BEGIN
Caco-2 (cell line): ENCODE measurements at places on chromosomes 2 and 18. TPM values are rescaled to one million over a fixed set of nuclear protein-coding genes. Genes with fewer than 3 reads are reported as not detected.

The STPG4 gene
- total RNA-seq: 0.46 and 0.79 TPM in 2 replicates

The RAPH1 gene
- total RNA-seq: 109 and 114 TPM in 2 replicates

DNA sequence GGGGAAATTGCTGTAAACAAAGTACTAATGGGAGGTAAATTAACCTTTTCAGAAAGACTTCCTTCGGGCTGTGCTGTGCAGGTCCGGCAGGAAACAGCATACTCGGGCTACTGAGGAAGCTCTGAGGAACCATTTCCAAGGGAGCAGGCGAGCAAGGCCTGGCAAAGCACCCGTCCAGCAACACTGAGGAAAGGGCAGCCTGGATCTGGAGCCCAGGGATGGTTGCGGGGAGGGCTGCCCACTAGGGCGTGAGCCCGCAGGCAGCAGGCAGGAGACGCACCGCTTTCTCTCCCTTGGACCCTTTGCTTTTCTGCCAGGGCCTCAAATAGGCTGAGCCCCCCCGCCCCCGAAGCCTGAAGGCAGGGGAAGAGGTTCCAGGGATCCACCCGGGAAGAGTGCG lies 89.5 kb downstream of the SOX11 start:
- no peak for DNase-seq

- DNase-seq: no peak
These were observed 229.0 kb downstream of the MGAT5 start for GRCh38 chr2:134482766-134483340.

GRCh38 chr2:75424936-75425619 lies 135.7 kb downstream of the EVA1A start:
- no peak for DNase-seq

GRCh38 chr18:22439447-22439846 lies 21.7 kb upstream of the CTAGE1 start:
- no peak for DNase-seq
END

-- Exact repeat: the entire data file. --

Caco-2 (cell line): ENCODE measurements at places on chromosomes 2 and 18. TPM values are rescaled to one million over a fixed set of nuclear protein-coding genes. Genes with fewer than 3 reads are reported as not detected.

The STPG4 gene
- total RNA-seq: 0.46 and 0.79 TPM in 2 replicates

The RAPH1 gene
- total RNA-seq: 109 and 114 TPM in 2 replicates

DNA sequence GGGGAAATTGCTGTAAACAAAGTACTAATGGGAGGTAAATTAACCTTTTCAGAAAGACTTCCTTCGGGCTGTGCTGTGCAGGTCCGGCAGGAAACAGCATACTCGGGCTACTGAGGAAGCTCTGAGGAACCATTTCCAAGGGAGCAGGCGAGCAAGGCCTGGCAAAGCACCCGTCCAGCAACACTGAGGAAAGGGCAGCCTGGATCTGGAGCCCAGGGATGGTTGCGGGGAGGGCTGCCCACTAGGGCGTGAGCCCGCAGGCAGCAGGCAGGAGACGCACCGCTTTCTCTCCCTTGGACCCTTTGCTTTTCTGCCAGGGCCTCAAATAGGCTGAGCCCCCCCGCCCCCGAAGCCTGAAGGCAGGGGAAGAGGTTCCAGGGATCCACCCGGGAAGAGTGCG lies 89.5 kb downstream of the SOX11 start:
- no peak for DNase-seq

- DNase-seq: no peak
These were observed 229.0 kb downstream of the MGAT5 start for GRCh38 chr2:134482766-134483340.

GRCh38 chr2:75424936-75425619 lies 135.7 kb downstream of the EVA1A start:
- no peak for DNase-seq

GRCh38 chr18:22439447-22439846 lies 21.7 kb upstream of the CTAGE1 start:
- no peak for DNase-seq